Now let us praise laundry lists. Every year at State of the Union time, the president and his staff say the speech will not include them. But the laundry won’t keep track of itself. The union is varied and expansive, and so are the responsibilities of its chief executive. Enumerating accomplishments and objectives amounts to lists, which Obama had in plenty Tuesday night.
The interesting thing is why this particular laundry was chosen. By what principle does the president want personalized medical treatments, paid leave, pre-K for all, the cure for cancer, a transition away from dirty energy, and the Trans-Pacific Partnership?
Obama advanced no ideological claim of what government should do; no technocratic vision of how its performance might be improved. The lists exist because Obama, who sees the “next frontier,” chose them. His person unites his agenda – not quite in the leadership league, he admits, of Lincoln or Roosevelt, but he has obviously thought hard and long about the comparison.
This was the way Obama was introduced to the country eight years ago. His victory in the Iowa caucuses had little to do with an ideological vision or policy agenda (which was, in fact, the utterly predictable liberalism of a backbench senator). That giddy night, he claimed that a “divided” and “disillusioned” country found “a common purpose.” His 38 percent in the caucus proved “we are one people.” We would “move beyond the bitterness and pettiness and anger that’s consumed Washington.”
This was the place,” Obama said, “where America remembered what it means to hope.” Elsewhere he would say: “I have become a symbol of the possibility of America returning to our best traditions.”
Obama would bring balance to the Force. Prospectively, with eight years ahead, this was inspiring. Retrospectively, with seven years behind, the same claim comes across as self-centered and a little sad – a world-historic figure picking through the refuse of the years for this shiny accomplishment and that. His solutions to 21st-century problems look suspiciously like 20th-century liberalism. And where has Obama actually left his party and American liberalism?
Obama is the first Democrat since Franklin Roosevelt to win back-to-back majorities of the national popular vote. But members of his party who venture beyond the 18 acres of the White House will find political ruin. Since taking office, Democrats have lost 13 Senate seats, 69 House seats, 11 governorships, 30 state legislative chambers and more than 900 state legislative seats. In border states that not long ago produced national Democratic leaders – such as Arkansas and Tennessee – the Democratic collapse is especially pronounced. Few presidents have done better for themselves and worse for their parties.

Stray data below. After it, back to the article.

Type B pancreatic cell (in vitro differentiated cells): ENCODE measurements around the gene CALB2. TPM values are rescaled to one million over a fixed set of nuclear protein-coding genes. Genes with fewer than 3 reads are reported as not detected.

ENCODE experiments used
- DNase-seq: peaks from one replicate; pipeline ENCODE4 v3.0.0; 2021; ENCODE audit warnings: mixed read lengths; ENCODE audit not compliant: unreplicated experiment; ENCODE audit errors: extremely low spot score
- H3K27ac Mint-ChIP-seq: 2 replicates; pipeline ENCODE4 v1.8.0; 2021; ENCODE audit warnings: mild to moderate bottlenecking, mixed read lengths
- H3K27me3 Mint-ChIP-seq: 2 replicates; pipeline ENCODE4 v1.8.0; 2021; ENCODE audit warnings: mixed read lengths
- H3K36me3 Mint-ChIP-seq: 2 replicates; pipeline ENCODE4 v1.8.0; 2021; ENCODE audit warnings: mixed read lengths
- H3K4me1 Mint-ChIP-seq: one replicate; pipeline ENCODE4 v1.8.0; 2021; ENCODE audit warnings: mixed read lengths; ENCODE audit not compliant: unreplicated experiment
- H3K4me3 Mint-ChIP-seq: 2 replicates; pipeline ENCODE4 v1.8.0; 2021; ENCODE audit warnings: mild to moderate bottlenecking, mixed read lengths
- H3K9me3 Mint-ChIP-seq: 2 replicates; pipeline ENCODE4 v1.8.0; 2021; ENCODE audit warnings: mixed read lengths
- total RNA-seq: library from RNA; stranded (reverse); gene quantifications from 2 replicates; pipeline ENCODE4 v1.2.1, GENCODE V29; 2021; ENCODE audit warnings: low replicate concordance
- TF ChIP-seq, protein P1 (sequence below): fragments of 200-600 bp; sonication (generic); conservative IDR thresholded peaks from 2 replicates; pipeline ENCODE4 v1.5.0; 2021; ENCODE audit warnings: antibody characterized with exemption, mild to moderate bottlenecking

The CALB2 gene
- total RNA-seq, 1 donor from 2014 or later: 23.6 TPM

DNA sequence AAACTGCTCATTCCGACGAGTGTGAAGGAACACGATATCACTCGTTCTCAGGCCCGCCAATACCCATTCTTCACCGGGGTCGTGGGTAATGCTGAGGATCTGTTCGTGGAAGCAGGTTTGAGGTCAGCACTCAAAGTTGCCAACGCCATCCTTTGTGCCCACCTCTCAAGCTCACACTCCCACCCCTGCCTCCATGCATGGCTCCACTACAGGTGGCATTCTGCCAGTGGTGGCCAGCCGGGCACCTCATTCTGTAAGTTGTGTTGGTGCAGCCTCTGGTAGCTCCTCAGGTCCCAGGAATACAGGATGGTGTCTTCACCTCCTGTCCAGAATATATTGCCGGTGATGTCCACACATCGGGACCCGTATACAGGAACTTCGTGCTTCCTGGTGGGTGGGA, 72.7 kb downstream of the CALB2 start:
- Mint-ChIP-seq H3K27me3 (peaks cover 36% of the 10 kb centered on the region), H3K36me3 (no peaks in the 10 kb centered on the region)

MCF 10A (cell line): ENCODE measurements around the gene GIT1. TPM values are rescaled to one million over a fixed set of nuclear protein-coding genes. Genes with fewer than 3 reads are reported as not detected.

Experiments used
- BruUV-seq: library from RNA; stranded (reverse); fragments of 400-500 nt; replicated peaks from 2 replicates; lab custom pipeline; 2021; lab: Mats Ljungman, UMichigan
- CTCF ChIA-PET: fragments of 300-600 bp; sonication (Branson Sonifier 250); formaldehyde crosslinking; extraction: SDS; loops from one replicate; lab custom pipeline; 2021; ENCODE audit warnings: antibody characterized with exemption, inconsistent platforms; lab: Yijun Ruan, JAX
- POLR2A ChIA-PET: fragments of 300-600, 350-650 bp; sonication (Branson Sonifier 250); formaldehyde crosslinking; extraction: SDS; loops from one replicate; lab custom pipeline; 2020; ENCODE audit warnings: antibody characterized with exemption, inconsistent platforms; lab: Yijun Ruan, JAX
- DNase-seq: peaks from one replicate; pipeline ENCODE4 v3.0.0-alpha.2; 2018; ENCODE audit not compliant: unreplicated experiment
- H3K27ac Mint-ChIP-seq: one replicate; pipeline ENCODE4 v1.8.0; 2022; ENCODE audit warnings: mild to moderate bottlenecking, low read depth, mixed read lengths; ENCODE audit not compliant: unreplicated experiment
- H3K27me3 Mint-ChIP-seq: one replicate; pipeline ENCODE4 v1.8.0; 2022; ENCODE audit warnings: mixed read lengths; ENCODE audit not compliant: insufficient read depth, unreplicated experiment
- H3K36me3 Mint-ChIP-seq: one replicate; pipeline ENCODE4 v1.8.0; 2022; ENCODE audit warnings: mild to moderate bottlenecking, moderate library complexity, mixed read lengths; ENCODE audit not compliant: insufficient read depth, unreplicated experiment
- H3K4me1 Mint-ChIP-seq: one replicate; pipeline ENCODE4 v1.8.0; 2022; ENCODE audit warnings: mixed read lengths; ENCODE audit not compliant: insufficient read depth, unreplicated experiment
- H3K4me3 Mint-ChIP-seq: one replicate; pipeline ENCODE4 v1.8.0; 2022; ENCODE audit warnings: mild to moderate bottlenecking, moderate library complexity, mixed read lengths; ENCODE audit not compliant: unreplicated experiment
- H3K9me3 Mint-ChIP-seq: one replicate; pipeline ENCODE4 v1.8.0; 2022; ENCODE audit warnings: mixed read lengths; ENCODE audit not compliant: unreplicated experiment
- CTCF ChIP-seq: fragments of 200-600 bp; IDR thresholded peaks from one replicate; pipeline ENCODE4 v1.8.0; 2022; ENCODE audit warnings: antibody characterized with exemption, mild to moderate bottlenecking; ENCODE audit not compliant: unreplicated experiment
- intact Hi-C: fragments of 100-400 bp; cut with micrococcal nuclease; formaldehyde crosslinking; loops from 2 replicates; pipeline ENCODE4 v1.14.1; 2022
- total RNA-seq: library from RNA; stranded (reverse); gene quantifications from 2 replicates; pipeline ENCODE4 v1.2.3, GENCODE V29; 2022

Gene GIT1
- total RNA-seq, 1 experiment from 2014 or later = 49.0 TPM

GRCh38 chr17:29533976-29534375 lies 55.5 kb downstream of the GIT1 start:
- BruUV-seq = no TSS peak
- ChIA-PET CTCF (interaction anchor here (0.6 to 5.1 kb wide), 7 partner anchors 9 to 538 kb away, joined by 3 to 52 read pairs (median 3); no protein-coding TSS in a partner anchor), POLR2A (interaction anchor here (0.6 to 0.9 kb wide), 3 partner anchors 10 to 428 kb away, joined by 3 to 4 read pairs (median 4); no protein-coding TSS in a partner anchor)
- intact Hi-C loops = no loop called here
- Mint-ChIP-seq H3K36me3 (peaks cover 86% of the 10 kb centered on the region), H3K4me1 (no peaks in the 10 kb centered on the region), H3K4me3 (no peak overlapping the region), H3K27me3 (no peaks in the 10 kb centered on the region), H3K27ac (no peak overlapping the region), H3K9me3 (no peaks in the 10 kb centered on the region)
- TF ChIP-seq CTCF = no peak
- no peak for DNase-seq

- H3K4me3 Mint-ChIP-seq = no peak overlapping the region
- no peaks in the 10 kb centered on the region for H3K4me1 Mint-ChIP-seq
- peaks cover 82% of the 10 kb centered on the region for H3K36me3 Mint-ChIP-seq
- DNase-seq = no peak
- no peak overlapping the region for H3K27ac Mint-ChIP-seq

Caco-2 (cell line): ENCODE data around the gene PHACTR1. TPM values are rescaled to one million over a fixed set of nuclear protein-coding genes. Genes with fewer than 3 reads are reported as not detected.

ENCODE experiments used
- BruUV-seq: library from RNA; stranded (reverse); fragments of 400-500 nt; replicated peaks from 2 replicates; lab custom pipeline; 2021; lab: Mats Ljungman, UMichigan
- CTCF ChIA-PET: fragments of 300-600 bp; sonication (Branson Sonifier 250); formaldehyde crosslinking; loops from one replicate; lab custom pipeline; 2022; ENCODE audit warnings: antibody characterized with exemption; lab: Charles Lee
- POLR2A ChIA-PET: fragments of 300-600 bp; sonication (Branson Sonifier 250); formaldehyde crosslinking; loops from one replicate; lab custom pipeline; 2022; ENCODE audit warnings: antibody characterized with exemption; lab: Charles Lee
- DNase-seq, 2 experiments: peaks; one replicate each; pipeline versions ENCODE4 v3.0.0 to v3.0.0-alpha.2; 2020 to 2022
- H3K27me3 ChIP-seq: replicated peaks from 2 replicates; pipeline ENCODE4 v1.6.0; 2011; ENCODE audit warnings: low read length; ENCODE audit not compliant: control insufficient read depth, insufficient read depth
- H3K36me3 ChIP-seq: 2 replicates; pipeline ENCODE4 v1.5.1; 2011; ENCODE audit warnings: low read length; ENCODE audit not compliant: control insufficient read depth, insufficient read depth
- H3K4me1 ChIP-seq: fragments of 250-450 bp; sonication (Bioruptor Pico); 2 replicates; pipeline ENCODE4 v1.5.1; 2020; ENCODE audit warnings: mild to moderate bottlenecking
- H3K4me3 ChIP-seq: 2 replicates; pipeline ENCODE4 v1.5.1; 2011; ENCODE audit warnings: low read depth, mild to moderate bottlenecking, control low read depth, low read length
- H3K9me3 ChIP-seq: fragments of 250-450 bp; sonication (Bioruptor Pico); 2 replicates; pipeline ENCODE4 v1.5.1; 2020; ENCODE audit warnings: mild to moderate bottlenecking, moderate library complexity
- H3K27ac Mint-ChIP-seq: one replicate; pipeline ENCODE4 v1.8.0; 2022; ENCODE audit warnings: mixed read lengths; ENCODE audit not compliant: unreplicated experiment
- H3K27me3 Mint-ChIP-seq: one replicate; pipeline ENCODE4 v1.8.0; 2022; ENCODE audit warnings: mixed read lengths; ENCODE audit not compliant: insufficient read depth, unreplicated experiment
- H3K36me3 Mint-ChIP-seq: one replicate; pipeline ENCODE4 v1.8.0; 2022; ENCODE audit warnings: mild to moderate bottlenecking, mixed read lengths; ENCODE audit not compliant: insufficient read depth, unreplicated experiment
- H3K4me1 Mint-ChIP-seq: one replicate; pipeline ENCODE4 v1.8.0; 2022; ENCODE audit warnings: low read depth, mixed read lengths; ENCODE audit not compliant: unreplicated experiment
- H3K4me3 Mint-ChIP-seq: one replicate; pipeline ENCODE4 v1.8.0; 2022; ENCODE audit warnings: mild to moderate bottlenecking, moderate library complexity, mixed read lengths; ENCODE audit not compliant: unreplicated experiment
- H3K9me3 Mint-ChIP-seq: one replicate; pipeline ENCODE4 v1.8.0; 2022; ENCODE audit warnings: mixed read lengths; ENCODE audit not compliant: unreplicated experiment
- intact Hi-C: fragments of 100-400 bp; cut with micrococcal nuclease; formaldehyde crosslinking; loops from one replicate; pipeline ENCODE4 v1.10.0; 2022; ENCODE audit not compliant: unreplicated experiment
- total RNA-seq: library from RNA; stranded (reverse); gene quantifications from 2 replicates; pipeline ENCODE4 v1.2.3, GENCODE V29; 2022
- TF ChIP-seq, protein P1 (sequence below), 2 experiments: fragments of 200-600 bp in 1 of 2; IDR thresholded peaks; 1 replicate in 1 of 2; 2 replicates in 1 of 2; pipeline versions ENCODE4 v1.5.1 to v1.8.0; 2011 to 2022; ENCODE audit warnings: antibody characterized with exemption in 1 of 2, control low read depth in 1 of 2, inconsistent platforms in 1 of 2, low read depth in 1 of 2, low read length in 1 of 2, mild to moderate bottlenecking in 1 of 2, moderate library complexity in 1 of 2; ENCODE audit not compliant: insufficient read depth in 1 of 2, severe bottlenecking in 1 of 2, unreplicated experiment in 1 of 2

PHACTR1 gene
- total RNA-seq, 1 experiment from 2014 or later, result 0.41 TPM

And perhaps most disturbingly for America’s liberal party, trust in government to do the right thing is near historical lows. According to a Pew Research Center average, just 19 percent of Americans trust government to do the right thing all or most of the time. The whole of the Democratic agenda, the whole of Hillary Clinton’s agenda – from gun control to immigration reform to reducing greenhouse gases – requires some modicum of trust in the capacity of government to act in the public interest. What is liberalism without public trust in government? A college class.
Declining trust in government is part of a larger decline in the trust of institutions generally. But it is fair to say that the launch of Obamacare, the Veterans Affairs hospital scandal and the IRS political targeting scandal did little to halt the slide. Obama was either complicit in the trend, or helpless against it.
The same could be said of political polarization – which Obama eventually decided he could not fight, and joined with enthusiasm. Or the rise of an angry, anti-establishment populism. More than 10 years of belief that America is on the “wrong track” has hardened into outrage and cynicism, and left some Americans vulnerable to ideologues and demagogues. These will be remembered as the characteristics of the Obama era – not hope, but anger and cynicism. It was a time when many Americans learned to rage.
The president and the future nominee of his party now have one advantage. Somehow these trends have produced another cult of personality, on the other political side – untethered to ideas, offering only himself as the solution to our problems, turning bitterness and pettiness into a previously undiscovered political art. This might be the strangest turn: a Republican Party that copies and amplifies the worst tendencies of our time.
Michael Gerson, a columnist for The Washington Post Writers Group, may be reached via firstname.lastname@example.org.